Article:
June, 1999

Represented Gaylord Chemical in Bogalusa, LA tank car spill accident and won verdict for Gaylord Chemical.


$150 million verdict against American Home Products which produced fen-phen, a drug which caused heart valve damage in some users. Represented five clients in this case which led to subsequent class action settlement.

March, 2000

$29 million verdict against Mid-America Apartments in a premises liability case which caused serious injury to resident.

November, 2000

Member of high-profile trial team to seek reparations for US slave descendants, along with Charles Ogletree, Johnnie Cochran and others.

October, 2001

$23 million verdict against Jackson, HMA in case of hospital negligence resulting in serious injury to a newborn.

September, 2002

Member of trial team securing court-administered settlement for several thousand multi-state plaintiffs against the Warner-Lambert Company over its prescription drug Rezulin.

October, 2002

Acquittal of Rodalton Hart, a Black farmer who won retrial after conviction on loan fraud charges.

February, 2003

Member of trial team representing surviving Tulsa Race Riot victims seeking damages and other compensation for property and economic opportunity lost in the 1921 Tulsa Race Riot.

November, 2003

Won settlement against YMCA and others in drowning death of 9-year-old Perrize Washington. Case was broadcast live on CourtTV.

June, 2006

$4.5 million verdict in wrongful death of Ersell Allen who was misdiagnosed with cancer and then overdosed on painkillers in hospice care.

February, 2007

$23 million verdict against city of Jackson and Marriott Hotels in case of Dale Archey, an unarmed man shot by an off-duty police officer.

August, 2007

Member of trial team securing court-administered settlement for several hundred multi-state plaintiffs against pharmaceutical company Merck over its prescription drug Vioxx.

July, 2009

Filed civil rights-era lawsuit in the deaths of two Black men, Charles Eddie Moore and Henry Hezekiah Dee, which was the first case of its kind to clear statute of limitations restrictions.

April, 2010

$19 million verdict against Texaco, Inc. for negligence in handling abandoned storage tanks which resulted in disabilities and illness.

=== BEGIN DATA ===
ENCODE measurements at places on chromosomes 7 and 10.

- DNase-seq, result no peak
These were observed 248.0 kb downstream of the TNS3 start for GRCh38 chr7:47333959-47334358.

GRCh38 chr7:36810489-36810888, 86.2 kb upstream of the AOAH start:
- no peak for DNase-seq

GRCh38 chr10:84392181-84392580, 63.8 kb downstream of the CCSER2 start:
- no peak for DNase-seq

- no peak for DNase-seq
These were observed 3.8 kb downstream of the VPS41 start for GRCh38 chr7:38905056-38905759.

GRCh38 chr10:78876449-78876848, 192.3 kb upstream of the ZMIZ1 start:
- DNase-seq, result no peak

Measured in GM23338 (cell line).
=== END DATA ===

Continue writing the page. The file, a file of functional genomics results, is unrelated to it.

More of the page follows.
March, 2014

$3 million against the makers of Topamax drug in case of pregnant woman who took the drug and gave birth to a child with severe health conditions.

May, 2019

$1.5 million verdict against city of Jackson in botched 911 call which led to the death of Ruth Helen Harrion.


From Corporate, to Civil, to Criminal Justice

Dennis and his firm also use their legal skills to defend clients accused in criminal cases. They know that a person accused of a crime has to face significant government resources and needs an attorney who has the experience and confidence to meet that challenge. Dennis and his firm have successfully defended those accused of murder; black farmers accused of defrauding the USDA; elected officials accused of voter fraud; those accused of healthcare fraud, bank fraud and other crimes.
In general practice, Dennis and his firm have won justice for those slandered on social media and judgements for employees both racially and sexually harassed in the workplace. They have also secured compensation for clients suffering personal injuries and death as the result of negligence, traffic and other accidents as well as premises liability. Dennis’ cases and legal work have been featured in a variety of national publications, including: Black Enterprise Magazine, Harper’s Magazine, Jet Magazine, Lawyer’s Weekly USA and The National Law Journal. He has also been seen on Court TV, Dateline NBC, Snapped and the Discovery Channel.


Dennis Sweet III